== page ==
Weeds, those aggressive, irrepressible pests, are the most persistent — and annoying — problem of lawn care. Surely that’s why Paul Tukey in his classic guide, "The Organic Lawn Care Manual," labeled his organic method for their management with the acronym R.I.L.E.: Relax, Identify, Listen, and Eradicate.
Weed control is a matter of chemical warfare for the typical home greenskeeper, of spreading large sacks of toxic materials across the lawn. It’s the epitome of the blunt instrument — everything gets dosed with herbicides in the pursuit of occasional malefactors such as dandelions and crabgrass. As Tukey notes in his book, an Environmental Protection Agency study found that of all the countless thousands of tons of toxins spread in this fashion, just two percent of them reach the intended target. The rest goes elsewhere: into the soil, into nearby wildlife or waterways, picked up by the feet of pets and children, or it escapes into the atmosphere as a toxic gas.
Tukey’s book is not new; it was first published in 2007. But it is still as relevant now as it was when it was hot off the press. All you need to do is visit a big box store during weed season and look at the stacked bags of toxins to know that the pollution is as bad now as it was a decade ago. Likewise, it’s just as timely to try and see weeds in a new light. Because if we take the time to learn about them, weeds have much to teach us.
It’s worth noting that Tukey’s R.I.L.E. prescription starts with “relax” and that’s often the best thing to do with lawn weeds. If your lawn is 10 percent or less occupied with weeds, Tukey recommends just ignoring them — greater perfection isn’t attainable in a home lawn. If the weeds are more abundant than that, you may want to take action. Start by identifying the weeds. Tukey’s book has a good field guide to the most common types, together with information about what each type of weed tells you about the condition of your soil and lawn. “Listen” to the weeds.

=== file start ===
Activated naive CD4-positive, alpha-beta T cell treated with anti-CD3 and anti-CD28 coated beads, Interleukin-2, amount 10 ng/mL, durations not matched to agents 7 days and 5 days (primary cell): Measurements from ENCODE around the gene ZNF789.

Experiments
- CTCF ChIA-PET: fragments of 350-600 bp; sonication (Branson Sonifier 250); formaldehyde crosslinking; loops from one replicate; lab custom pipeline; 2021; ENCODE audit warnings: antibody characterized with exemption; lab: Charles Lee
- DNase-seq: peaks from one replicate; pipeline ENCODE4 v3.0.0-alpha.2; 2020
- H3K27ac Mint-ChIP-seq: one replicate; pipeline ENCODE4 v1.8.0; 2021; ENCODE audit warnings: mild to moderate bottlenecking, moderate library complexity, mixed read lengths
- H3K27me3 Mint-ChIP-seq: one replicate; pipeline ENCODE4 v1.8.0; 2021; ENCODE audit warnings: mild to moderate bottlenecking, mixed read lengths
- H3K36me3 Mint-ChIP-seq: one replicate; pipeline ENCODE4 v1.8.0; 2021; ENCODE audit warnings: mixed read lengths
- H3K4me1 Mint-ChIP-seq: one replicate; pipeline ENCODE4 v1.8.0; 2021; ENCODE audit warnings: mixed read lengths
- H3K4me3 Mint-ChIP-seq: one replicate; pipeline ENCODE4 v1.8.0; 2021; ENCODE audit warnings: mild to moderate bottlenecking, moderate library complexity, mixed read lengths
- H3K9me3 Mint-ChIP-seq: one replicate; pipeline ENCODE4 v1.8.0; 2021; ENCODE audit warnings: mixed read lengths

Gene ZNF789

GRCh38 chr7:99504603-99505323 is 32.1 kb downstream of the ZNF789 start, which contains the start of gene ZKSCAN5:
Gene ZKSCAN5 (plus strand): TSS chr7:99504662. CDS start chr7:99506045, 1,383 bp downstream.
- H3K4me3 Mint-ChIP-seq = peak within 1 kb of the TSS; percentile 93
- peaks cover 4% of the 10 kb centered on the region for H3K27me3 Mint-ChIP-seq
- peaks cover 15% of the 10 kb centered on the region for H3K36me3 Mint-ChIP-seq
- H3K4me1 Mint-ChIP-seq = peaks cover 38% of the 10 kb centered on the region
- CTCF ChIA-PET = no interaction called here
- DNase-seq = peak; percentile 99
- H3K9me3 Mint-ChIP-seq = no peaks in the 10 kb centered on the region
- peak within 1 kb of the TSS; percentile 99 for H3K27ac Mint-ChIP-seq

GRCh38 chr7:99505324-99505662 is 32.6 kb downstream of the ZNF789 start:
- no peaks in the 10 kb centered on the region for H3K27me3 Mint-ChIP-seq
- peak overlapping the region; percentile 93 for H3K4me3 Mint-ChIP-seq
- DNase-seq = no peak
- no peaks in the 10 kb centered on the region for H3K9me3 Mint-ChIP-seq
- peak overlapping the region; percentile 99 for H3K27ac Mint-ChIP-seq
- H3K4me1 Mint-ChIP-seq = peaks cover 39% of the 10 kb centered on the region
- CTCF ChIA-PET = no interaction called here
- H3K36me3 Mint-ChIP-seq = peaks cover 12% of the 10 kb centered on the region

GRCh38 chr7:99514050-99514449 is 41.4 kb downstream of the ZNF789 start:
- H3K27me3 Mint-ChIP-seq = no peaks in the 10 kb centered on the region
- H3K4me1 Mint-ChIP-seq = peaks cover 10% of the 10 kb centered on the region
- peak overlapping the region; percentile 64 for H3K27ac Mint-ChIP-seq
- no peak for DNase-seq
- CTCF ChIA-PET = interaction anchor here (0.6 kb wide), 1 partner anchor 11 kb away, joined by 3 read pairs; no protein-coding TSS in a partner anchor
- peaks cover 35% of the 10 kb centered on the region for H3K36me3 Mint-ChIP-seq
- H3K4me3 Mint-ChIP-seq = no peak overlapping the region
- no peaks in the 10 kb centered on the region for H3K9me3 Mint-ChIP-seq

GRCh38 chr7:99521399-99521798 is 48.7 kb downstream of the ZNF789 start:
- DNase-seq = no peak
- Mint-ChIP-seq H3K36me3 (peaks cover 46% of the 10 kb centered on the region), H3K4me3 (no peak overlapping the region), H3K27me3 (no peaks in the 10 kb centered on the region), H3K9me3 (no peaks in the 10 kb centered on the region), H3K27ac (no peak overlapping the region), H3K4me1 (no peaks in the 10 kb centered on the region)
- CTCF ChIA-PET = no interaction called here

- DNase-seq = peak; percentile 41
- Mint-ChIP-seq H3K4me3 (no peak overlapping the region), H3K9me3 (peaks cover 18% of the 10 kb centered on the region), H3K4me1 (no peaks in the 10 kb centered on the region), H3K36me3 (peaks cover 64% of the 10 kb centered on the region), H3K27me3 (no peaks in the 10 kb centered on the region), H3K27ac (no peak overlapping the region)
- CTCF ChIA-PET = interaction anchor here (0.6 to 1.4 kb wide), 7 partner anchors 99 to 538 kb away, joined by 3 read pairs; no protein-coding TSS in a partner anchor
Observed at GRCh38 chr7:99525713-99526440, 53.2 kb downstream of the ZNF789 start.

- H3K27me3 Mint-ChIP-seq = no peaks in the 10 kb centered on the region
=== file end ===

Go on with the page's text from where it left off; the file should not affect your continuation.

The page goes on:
Crabgrass, for instance, is commonly a symptom of compacted soil; that’s why it’s particularly common along the edge of paths, sidewalks, and driveways where there is extra foot traffic. Core aeration of the soil, administered now, will help relieve that condition. In my experience, crabgrass is often the result of mowing the lawn too short. Raise the blade of your mower to three or four inches and your lawn will suffer from less weed invasion in general and crabgrass in particular. Dandelions, by contrast, are usually a symptom of calcium-poor soil and a low pH, two conditions which are easily addressed by an application of lime.
To “eradicate,” the fourth part of Tukey’s prescription, I highly recommend (as does Tukey) overseeding. Research at Cornell University has found that a series of overseeding treatments applied in late summer and early fall is very effective in thickening lawns and reducing the opportunity for annual weeds such as crabgrass the following year. To follow this herbicide-free treatment, spread fast-growing perennial ryegrass seed over your lawn with an ordinary drop or rotary spreader at a rate of three pounds of seed per 1,000 square feet. Repeat this process at two to three week intervals three times and by late October you should have a thick lawn which will be quite weed-repellent the following spring when weeds ordinarily start to invade.
Reducing the quantity of weeds in your lawn is part of a process, for according to Tukey the best defense against weeds is healthy grass, and that is the result of a holistic organic program.
For more information about that, listen to a conversation with Paul Tukey on the Berkshire Botanical Garden’s Growing Greener podcast, at thomaschristophergardens.com/podcasts/listening-to-your-lawn-weeds.